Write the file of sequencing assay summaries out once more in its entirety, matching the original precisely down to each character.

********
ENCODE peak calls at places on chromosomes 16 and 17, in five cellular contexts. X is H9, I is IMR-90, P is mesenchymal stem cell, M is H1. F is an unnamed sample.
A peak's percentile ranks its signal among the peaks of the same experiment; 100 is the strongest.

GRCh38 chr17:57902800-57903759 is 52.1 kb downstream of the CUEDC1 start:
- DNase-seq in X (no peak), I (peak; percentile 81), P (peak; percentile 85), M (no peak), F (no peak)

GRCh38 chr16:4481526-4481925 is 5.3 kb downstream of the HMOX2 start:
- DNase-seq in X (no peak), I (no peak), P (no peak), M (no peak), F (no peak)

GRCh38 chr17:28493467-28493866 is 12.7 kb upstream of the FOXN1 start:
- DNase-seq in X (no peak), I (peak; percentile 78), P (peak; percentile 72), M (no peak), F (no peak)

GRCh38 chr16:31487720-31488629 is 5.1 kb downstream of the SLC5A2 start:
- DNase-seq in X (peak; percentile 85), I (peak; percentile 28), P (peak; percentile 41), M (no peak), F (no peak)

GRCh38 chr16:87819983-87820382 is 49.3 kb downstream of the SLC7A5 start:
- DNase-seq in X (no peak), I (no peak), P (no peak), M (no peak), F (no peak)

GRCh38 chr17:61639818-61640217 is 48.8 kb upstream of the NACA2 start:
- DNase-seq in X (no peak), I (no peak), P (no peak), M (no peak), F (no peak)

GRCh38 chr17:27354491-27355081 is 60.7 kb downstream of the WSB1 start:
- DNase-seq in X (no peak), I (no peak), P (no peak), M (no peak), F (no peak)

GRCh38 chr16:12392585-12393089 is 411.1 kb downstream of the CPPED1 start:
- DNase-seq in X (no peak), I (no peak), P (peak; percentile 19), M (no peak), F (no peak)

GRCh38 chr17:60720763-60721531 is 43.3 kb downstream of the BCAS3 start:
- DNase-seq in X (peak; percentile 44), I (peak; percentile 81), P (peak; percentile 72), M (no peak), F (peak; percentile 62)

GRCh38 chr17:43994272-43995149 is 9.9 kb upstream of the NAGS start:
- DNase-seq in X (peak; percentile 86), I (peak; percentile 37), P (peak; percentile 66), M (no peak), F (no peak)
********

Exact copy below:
ENCODE peak calls at places on chromosomes 16 and 17, in five cellular contexts. X is H9, I is IMR-90, P is mesenchymal stem cell, M is H1. F is an unnamed sample.
A peak's percentile ranks its signal among the peaks of the same experiment; 100 is the strongest.

GRCh38 chr17:57902800-57903759 is 52.1 kb downstream of the CUEDC1 start:
- DNase-seq in X (no peak), I (peak; percentile 81), P (peak; percentile 85), M (no peak), F (no peak)

GRCh38 chr16:4481526-4481925 is 5.3 kb downstream of the HMOX2 start:
- DNase-seq in X (no peak), I (no peak), P (no peak), M (no peak), F (no peak)

GRCh38 chr17:28493467-28493866 is 12.7 kb upstream of the FOXN1 start:
- DNase-seq in X (no peak), I (peak; percentile 78), P (peak; percentile 72), M (no peak), F (no peak)

GRCh38 chr16:31487720-31488629 is 5.1 kb downstream of the SLC5A2 start:
- DNase-seq in X (peak; percentile 85), I (peak; percentile 28), P (peak; percentile 41), M (no peak), F (no peak)

GRCh38 chr16:87819983-87820382 is 49.3 kb downstream of the SLC7A5 start:
- DNase-seq in X (no peak), I (no peak), P (no peak), M (no peak), F (no peak)

GRCh38 chr17:61639818-61640217 is 48.8 kb upstream of the NACA2 start:
- DNase-seq in X (no peak), I (no peak), P (no peak), M (no peak), F (no peak)

GRCh38 chr17:27354491-27355081 is 60.7 kb downstream of the WSB1 start:
- DNase-seq in X (no peak), I (no peak), P (no peak), M (no peak), F (no peak)

GRCh38 chr16:12392585-12393089 is 411.1 kb downstream of the CPPED1 start:
- DNase-seq in X (no peak), I (no peak), P (peak; percentile 19), M (no peak), F (no peak)

GRCh38 chr17:60720763-60721531 is 43.3 kb downstream of the BCAS3 start:
- DNase-seq in X (peak; percentile 44), I (peak; percentile 81), P (peak; percentile 72), M (no peak), F (peak; percentile 62)

GRCh38 chr17:43994272-43995149 is 9.9 kb upstream of the NAGS start:
- DNase-seq in X (peak; percentile 86), I (peak; percentile 37), P (peak; percentile 66), M (no peak), F (no peak)